Laura Lynn Brown vanquishes errors and makes the rough places plain as a copy editor at a daily newspaper. Her writing has appeared in Slate, the Iowa Review, Art House America and the High Calling, and she is an editor at The Curator. Her book Everything That Makes You Mom: A Bouquet of Memories was published in 2013 by Abingdon Press. More of her work can be read at her website,, and her one-year daily gratitude journal, Daylilies.


These Farmhouse Bookshelves

Another Saturday, another peak at my bookshelves. This one is for the mothers.

I know what you’re thinking. Who has time for reading once they have children? Admittedly, this is how I feel about exercise, but I do know a few moms who make the time. Me, I make time for reading. Every Single Day.

The secret? Lower Your Standards.

It is not possible to keep a pristine kitchen floor and read a novel a week. Priorities, people. It’s about priorities.

With that in mind, here are a few books for Mom.

picture book


I gave this one to my own mother a few years ago: Apples for Jam: A Colorful Cookbook (No) by Tessa Kiros.

This is a cookbook by a mom for moms (or anyone who cooks for a family). It doesn’t try to tempt children with smiley faces on pancakes. It doesn’t try to trick children by sneaking spinach purees into the brownies. This is a simple but beautiful book full of comforting, delicious, family-friendly food with a European flare.

This cookbook is all about memories. Creating them. Cherishing them. This is a cookbook that knows family happens around the table.

Apples for Jam is a satisfyingly hefty hardcover book full of beautiful photographs and the author’s own family memories.

Something else: the recipes in this cookbook are organized by color. Pink. Brown. White. And so on. It is wildly impractical and utterly enchanting. Kiros understands that many of us go looking for a recipe, not because we need an “entree” or an “appetizer,” but because we want to feed someone. We want to take care of ourselves and others. Maybe that requires an entree. But maybe that requires something white and beautiful. Or something rich and brown.

My Greek friends remember coming home from school to a piece of white bread, lightly broiled and splashed with olive oil, then sprinkled with some beautiful oregano, crushed between their mamma’s fingers.

This year I sent my mother-in-law Everything That Makes You Mom: A Bouquet of Memories by Laura Lynn Brown. Laura is a friend, but I’ve been excited about her book ever since she shared the concept with me.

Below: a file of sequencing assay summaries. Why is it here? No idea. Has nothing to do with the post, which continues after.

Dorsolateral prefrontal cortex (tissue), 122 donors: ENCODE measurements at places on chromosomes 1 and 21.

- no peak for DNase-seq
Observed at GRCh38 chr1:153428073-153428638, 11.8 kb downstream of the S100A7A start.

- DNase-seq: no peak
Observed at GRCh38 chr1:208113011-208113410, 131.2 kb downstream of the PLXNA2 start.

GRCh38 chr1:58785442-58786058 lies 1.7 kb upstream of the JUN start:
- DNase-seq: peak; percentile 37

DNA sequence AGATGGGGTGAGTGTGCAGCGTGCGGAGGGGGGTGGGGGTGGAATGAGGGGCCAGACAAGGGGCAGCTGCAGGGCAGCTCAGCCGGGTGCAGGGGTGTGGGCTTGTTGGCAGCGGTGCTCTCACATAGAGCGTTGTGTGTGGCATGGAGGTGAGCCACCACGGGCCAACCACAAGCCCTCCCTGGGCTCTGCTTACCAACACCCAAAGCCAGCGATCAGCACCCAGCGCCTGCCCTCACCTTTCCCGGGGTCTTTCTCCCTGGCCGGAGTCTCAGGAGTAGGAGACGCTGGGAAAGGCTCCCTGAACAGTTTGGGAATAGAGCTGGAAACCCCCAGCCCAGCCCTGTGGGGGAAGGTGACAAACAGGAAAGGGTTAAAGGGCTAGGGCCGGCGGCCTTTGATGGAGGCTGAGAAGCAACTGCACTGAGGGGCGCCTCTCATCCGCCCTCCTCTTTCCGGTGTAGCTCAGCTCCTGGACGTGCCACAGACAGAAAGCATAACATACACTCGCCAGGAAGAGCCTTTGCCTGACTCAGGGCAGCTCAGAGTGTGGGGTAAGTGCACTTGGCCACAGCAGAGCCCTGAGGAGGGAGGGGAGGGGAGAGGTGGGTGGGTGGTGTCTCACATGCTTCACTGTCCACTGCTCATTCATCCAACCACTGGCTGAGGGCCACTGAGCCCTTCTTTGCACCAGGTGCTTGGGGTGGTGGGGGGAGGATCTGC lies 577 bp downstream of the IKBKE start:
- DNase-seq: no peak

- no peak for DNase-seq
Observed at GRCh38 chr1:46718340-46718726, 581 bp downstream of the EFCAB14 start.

This is a gift book, but I hesitate to call it that. Aren’t most “gift books” horrible? Do they ever get pulled from their place on the bookshelf? I’m willing to bet not often.

Everything That Makes You Mom is different. Full of great (read: not sentimental) quotations about motherhood and structured around the author’s own memories of her mother, this beautiful little book asks questions and offers prompts to help us record the big and little things we remember about our Moms.

Complete with your written memories, this would make a great gift for your mother. If your mother is no longer living, this book would make a wonderful keepsake for the next generation.

Mom bought a gravy whisk that we saw in a specialty kitchen store not so much because she needed a gravy whisk, but because its packaging claimed, ‘It scoffs at lumps.’ She gave it a new name: lump scoffer. When she made gravy, she whisked with glee, scoffing at those lumps herself with a single ‘Ha!’

Finally, here is the only parenting book I ever recommend: Parenting Is Your Highest Calling: And Eight Other Myths That Trap Us in Worry and Guilt by Leslie Leyland Fields.

I could tell you all about this one, but, really, isn’t the title enough? This book will set you free: free to live, to love, to be a whole person as well as a Mom or Dad.

If you or someone you know is feeling overwhelmed by parenthood itself or overwhelmed by all of the guilt-inducing advice send them this book. Trust me. When I first read this book I whispered thank you, thank you, thank you with every page I turned.

We want so badly to get it all right – our marriages, our parenting, our family dynamics. We want to meet all the requirements of a good Christian family. But God takes every hour of our home life, as well as every hour outside of it, and he uses the mistakes, the flaws, the pain as much, if not more, than he uses the good.